On the 30th of March, 2017, a room full of leaders in business, education, and STEM organisations gathered to hear the latest findings from Dr Vivian and Ms Chapman’s international STEM Fellowship Report. In 2016, two Barbara Cail STEM Fellowships were made available nationally, funded by the Australian Government (Office for Women, Department of the Prime Minister and Cabinet) and the Chief Executive Women (CEW) Ltd.
The launch was hosted by CEW at the Commonwealth Bank of Australia in Sydney. After a morning breakfast and networking, Vittoria Shortt, welcomed attendees, and introduced the Minister for Employment and Minister for Women, Senator the Hon Michaelia Cash (pre-recorded video).
Belinda Gibson, Chair of CEW, project lead for the Fellowship, presented the motivation for the Fellowship, acknowledging Fellowship inspiration, Barbara Cail. Ms Gibson introduced Dr Vivian and Ms Chapman, who each presented a brief highlight of key findings and selected case studies from their international research into best practices in STEM education and engagement.
Both Dr Vivian and Ms Chapman received the Barbara Cail STEM Fellowship to each undertake 6 weeks of research individually, allowing them to travel and interview directors, researchers and leaders from across business, education sectors, STEM organisations, and government around the world. Their research took them to places such as Finland, New Zealand, Germany, the United States, and Singapore to answer the question: What are others doing around the world to engage young people, and their key influencers, in STEM careers?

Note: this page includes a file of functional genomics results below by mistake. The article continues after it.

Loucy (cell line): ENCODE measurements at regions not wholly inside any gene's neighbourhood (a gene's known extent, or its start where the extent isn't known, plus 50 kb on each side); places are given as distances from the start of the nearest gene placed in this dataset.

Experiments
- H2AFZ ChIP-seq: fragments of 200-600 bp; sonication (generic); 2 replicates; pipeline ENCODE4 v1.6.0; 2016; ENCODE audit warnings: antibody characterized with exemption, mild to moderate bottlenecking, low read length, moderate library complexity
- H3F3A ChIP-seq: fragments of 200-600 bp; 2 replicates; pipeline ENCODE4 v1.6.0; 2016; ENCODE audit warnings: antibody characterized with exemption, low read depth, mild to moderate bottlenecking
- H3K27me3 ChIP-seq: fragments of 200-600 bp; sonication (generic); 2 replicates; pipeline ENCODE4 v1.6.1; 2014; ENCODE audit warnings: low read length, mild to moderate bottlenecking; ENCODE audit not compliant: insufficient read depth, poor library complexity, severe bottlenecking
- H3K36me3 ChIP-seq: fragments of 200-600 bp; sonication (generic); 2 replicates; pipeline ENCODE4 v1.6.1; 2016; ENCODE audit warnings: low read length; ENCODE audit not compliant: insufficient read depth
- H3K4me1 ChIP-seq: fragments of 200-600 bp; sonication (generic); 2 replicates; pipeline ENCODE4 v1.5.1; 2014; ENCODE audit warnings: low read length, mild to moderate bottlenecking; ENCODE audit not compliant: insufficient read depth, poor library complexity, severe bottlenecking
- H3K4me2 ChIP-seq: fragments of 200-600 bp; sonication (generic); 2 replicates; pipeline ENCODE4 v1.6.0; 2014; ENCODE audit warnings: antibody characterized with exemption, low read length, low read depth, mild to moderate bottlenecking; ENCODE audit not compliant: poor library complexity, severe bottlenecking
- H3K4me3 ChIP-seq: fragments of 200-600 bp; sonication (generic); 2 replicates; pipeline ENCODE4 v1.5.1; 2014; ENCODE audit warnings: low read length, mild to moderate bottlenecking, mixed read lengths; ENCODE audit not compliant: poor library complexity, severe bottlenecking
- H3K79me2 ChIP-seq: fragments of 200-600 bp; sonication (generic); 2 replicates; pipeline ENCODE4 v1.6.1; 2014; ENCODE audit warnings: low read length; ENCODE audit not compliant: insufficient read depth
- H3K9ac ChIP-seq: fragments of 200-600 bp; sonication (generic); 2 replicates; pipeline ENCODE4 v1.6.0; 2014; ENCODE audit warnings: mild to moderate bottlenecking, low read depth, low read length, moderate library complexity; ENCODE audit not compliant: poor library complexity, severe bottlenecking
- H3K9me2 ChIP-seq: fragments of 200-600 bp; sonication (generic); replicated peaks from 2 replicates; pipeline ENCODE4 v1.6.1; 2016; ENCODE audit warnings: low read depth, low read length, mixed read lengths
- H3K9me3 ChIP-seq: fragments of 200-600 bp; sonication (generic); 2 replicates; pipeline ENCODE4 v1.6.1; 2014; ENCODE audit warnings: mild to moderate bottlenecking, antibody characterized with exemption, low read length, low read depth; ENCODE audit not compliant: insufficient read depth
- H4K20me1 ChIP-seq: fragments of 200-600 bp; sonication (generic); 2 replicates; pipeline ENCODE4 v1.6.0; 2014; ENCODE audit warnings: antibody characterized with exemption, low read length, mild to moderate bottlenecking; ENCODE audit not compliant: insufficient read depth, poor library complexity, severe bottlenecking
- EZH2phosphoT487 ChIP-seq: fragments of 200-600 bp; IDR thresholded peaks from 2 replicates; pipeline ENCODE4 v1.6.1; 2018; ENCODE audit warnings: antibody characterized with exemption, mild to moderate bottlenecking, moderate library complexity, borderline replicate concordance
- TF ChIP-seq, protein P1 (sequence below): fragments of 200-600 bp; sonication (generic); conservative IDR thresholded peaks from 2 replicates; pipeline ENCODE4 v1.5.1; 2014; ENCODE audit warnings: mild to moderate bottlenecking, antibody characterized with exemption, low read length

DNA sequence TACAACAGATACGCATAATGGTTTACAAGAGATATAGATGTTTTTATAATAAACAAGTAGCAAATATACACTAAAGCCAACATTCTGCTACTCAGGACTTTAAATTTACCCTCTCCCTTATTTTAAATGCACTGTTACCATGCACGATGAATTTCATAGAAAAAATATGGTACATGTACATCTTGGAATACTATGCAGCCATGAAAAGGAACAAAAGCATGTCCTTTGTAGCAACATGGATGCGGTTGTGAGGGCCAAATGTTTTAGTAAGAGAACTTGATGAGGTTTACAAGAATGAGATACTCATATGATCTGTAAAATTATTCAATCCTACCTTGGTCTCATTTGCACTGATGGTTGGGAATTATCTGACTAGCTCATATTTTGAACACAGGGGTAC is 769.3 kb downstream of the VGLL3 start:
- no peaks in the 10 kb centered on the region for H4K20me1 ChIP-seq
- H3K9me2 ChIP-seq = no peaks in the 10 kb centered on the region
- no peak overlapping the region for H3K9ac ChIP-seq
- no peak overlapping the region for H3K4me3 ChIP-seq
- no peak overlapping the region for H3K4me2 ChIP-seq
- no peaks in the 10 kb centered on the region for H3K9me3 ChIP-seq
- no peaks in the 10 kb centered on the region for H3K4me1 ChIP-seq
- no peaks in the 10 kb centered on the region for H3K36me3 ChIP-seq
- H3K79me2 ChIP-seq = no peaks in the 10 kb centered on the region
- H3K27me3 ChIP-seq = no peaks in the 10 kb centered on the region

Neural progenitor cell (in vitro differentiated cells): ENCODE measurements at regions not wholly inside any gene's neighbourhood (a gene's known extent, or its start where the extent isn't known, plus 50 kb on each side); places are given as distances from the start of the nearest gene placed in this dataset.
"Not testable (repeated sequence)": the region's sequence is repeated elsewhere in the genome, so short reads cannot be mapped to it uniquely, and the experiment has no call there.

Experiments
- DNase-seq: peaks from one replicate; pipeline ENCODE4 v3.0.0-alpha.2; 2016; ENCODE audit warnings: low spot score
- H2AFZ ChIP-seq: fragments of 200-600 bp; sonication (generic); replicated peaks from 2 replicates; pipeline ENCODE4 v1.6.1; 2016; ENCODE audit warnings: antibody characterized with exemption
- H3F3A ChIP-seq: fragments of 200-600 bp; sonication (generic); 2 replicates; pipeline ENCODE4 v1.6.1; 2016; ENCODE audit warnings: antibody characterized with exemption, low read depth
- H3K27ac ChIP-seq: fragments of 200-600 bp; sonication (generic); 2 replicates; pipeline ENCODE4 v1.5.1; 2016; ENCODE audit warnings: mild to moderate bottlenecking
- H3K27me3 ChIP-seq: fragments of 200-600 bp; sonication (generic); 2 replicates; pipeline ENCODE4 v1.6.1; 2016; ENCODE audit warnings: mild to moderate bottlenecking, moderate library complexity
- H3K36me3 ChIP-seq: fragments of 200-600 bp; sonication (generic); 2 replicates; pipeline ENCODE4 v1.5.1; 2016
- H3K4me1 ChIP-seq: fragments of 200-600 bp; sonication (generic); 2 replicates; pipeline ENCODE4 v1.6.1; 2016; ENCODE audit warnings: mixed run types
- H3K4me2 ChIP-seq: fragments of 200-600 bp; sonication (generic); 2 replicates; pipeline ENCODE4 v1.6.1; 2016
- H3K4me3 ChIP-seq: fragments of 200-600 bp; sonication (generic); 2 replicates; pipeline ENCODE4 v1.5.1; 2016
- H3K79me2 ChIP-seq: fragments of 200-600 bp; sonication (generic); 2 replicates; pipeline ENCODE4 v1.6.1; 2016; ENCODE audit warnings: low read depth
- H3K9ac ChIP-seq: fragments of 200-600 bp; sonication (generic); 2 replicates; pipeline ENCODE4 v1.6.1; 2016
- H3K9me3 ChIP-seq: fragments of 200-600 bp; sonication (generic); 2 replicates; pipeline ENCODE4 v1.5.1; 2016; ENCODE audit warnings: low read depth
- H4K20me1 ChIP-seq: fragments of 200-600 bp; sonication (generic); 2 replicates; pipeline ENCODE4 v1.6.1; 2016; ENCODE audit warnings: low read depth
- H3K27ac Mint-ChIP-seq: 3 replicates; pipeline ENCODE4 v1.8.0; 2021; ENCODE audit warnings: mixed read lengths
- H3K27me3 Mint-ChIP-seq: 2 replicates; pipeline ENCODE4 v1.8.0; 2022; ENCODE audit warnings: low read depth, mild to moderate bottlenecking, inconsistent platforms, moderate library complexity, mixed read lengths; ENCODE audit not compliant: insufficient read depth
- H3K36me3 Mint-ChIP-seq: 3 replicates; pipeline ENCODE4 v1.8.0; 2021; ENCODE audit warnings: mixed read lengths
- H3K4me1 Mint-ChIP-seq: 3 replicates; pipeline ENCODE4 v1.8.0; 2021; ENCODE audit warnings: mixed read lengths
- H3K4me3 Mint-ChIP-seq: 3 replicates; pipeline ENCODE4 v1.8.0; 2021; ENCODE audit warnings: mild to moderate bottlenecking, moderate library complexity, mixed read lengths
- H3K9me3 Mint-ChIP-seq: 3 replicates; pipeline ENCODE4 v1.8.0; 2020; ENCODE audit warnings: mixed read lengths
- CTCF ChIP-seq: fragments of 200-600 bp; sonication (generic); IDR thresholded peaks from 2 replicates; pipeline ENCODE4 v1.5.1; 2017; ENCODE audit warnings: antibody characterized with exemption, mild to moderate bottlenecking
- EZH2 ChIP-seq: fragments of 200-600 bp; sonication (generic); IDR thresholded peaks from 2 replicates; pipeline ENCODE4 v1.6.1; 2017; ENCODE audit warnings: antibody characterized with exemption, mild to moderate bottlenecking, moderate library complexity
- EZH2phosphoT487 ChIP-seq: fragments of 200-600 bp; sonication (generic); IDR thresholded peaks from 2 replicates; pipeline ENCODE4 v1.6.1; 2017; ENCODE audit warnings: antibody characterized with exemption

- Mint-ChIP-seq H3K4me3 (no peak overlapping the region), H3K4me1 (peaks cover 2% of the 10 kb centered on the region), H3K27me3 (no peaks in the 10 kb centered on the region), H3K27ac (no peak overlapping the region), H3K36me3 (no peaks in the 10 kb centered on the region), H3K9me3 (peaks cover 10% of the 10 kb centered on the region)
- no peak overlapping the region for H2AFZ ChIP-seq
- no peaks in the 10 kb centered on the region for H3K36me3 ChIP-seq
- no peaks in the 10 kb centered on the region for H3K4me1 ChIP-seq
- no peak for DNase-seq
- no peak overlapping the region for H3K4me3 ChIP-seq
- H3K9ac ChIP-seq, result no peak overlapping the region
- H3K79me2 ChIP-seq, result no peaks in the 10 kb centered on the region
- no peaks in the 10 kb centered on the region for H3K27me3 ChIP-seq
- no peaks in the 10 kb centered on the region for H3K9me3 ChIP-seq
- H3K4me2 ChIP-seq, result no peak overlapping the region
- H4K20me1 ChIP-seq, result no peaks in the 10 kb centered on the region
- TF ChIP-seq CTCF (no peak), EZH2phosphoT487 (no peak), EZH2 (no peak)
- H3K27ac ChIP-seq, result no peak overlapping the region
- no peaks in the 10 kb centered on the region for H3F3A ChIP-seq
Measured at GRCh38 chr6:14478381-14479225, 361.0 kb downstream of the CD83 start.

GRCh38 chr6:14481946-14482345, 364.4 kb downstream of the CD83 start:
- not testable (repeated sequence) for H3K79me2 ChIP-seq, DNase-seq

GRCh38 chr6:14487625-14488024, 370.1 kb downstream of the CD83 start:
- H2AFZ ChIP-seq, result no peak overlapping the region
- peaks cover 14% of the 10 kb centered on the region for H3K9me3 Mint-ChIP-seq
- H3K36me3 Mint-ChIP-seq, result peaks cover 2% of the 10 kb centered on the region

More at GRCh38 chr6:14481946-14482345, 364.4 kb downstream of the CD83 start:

The Research Fellows emphasised a key message in the report: that cultivating and establishing partnerships across our Australian STEM ecosystem, building on what we do well, is vital for enhancing STEM education in Australia. The report includes 8 key recommendations for directing future STEM strategies in Australia, and outlines strategies particular to engaging girls, and ways in which each stakeholder – whether it be business, government, education, families, or community, can play a fundamental role in STEM engagement.
The morning session included a stellar panel of prominent women in Australian business and education to speak on STEM. Panelists included Catherine Livingstone AO, Kathryn Fagg, President of Chief Executive Women, Professor Doreen Thomas, Head of the Department of Engineering at the University of Melbourne, and Vittoria Shortt, Group Executive Group Marketing and Strategy at the Commonwealth Bank, which was moderated by the engaging and enthusiastic, Bernie Hobbs.
Panel members spoke about the importance of engaging future women leaders in STEM, establishing partnerships across business, STEM organisations, education sectors, and government to drive change and change within institutions. They called on stakeholders to play their part, emphasising that everyone is responsible and that everyone has something to contribute. They urged everyone in the room to read the report.
The report was launched online, and can be downloaded from the CEW website.
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Science Week Australia (@Aus_ScienceWeek) captured some of the conversation using Storify on Twitter. View story.